It is currently Fri Sep 21, 2018 12:13 am


Post new topic Reply to topic  [ 3 posts ] 
Author Message
 Post subject: Narrative art
PostPosted: Fri May 29, 2009 10:20 am 
Donnez-nous les femmes!

Joined: Thu Apr 23, 2009 11:46 am
Posts: 3
Hello everyone,

You might have noticed that the wallpapers we put up are not the usual screaming monsters or armies clashing together you are used to see in other games. While we still enjoy big monsters chewing up some poor soldiers, we decided to use concept art as a mean to show various slices of story to give you an idea of what it must have been like to live in the world of Ex illis.
We call this ‘Narrative art’ at Bastion. Here’s a quick explanation of what each piece represents.

FATHER AND SON
This is the very first image that was made here at Bastion, with a style slightly different that what the final art direction ended up being. With this piece of art, we wanted to show the innocence and vulnerability of a child amidst the violence and insanity of men.
It takes place in 1278 during the great Inquisition instigated by Charlemagne. Here, an inquisitor, with a host of papal and angelic warriors, is storming into a small hamlet, arresting everyone who shows signs of ‘impurity’ and killing those who oppose them. The Church conducts these raids from time to time to demonstrate its complete power, both spiritual and physical, over the Christian world. During this period, anyone who dares disoblige it ends up dead.
And here is a man, visibly tired and wounded, who is standing up against the Church to protect his child. Child mortality was extremely high (roughly 33% of the population didn’t reach the age of 6) and this would be even more the case in a time like Ex illis. For a man to risk his life like this, the child must represent a very important person in the man’s life; maybe the last member of his family, the living memory of a beloved wife.
And thus, even if he doesn’t stand a single chance, the man looks at the inquisitor who claims his son and replies “Over my dead body”.

BROTHERS IN ARMS
The image with the two soldiers was made by the artist Nick Oroc. This piece was pivotal because it really put in image the art direction we had envisioned for the project.
The scene takes place in 1287 during the Crozada Coeli, a large war between the Church and its allies against various European states. It is located somewhere in southern France; we can actually see the coat of arms of the Comté de Toulouse (still very much alive today) on one of the fighters in the back scene.
The image depicts the aftermath of a battle which took place the night before. A soldier is caring for a mortally-wounded brother in arms, and brings him to a quiet stream so he could let go of life in peace. Here we wanted to put into relation a dying man with the beauty and peacefulness of the countryside. We also wanted to highlight the fact that dying by sword is not clean or quick like we see in movies or videogames. More often than not, it’s a long, messy and painful process that sometimes can take up to hours or even days.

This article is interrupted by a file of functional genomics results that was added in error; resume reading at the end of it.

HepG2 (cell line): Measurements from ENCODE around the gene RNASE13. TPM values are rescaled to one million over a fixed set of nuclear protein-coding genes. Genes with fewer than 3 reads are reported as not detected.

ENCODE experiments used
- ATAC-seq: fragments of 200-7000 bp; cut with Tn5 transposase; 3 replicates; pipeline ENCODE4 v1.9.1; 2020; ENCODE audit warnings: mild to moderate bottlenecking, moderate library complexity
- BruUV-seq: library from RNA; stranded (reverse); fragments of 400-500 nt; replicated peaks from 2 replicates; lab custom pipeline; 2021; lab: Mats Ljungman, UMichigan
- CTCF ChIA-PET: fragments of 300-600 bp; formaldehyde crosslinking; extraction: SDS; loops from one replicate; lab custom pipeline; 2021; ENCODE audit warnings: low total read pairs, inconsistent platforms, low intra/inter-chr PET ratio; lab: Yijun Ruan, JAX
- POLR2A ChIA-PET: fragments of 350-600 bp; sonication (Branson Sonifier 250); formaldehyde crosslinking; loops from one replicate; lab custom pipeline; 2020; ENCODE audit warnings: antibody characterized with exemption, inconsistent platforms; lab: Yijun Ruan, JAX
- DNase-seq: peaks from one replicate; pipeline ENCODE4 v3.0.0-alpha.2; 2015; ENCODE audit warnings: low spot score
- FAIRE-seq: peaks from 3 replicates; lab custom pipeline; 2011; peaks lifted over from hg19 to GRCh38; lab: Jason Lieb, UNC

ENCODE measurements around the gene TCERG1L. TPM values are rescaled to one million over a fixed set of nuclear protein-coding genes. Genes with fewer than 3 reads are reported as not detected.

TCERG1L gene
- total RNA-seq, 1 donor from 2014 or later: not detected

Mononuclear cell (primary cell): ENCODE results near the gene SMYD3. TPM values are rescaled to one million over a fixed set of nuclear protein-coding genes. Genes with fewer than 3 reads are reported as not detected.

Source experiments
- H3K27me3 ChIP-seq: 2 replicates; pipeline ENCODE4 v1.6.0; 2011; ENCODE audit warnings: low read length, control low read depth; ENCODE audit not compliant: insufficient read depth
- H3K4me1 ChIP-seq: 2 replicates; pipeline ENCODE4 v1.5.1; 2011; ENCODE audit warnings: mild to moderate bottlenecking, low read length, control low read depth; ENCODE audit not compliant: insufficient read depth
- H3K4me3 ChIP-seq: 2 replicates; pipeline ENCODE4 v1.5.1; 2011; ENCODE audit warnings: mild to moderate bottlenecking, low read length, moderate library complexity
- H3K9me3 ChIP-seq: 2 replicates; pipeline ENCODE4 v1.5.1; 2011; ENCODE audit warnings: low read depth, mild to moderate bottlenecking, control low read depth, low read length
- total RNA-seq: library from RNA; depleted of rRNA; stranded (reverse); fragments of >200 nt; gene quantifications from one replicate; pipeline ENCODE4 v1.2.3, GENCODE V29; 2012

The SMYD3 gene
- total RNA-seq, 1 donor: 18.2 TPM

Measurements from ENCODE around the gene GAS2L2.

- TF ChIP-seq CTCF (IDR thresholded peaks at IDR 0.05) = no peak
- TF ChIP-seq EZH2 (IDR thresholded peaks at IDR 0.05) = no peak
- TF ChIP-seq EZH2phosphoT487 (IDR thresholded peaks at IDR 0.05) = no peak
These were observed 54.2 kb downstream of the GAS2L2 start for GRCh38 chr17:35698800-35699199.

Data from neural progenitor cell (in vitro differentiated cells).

AFTER THE MONGOLS
This image, made by artist Florent Masurel, depicts Frankfurt after the Mongol army took hold of the city.
During the invasion of Germany, the Mongols rushed deep inside German territory and, seeing their position might be a bit more stretched out than ideal, decided to use an incredibly cruel but efficient intimidation technique. They offered the city two choices: either a complete surrender, in which case only the rulers and their family would be executed, or a siege, in which case everyone would perish. Unsurprisingly, the rulers tried to defend the city (they themselves didn’t have much to lose!) but were no match for the Mongols who where renowned for their excellent siege engineers. The matter was quickly resolved. Once the Mongol horde flooded into the city, they decapitated every living soul, men, women and children, and piled their heads outside the walls as a warning to others.
The rest of the German cities were much more compliant.
The image was done in a rougher style than usual, giving the piece a harsher tone in order to capture the intensity of the moment.

I hope you’ve enjoyed these quick explanations and that they’ve given you a bit more of insight into the world of Ex illis. I’ll try to do this from time to time when we post new images.

Sartaq


Top
 OfflineProfile  
 Post subject: Re: Narrative art
PostPosted: Thu Jun 11, 2009 11:14 pm 
User avatar

Joined: Thu Jun 11, 2009 10:48 pm
Posts: 28
Location: Camas, WA
This is some wonderful art. I've got one (the one entitled "volta" in the URL) set as my desktop right now. :)

It's great to see such beautiful art posted already in advance of the game's release.


Top
 OfflineProfile  
 Post subject: Re: Narrative art
PostPosted: Thu Aug 20, 2009 10:17 pm 
Bleeding Edge Knight
User avatar

Joined: Sun Aug 16, 2009 7:31 pm
Posts: 2363
Location: Chi-Town
AWEsome!!!!

_________________
Image


Top
 OfflineProfile  
Display posts from previous:  Sort by  
Post new topic Reply to topic  [ 3 posts ] 

All times are UTC - 5 hours [ DST ]


Who is online

Users browsing this forum: No registered users and 1 guest


You cannot post new topics in this forum
You cannot reply to topics in this forum
You cannot edit your posts in this forum
You cannot delete your posts in this forum
You cannot post attachments in this forum

Search for:
Jump to:  
cron

Ex illis and Bastion are trademarks or registered trademarks of Studio Figurines Bastion Inc. in the US and/or other countries. All rights reserved.
Not able to open ./cache/data_global.php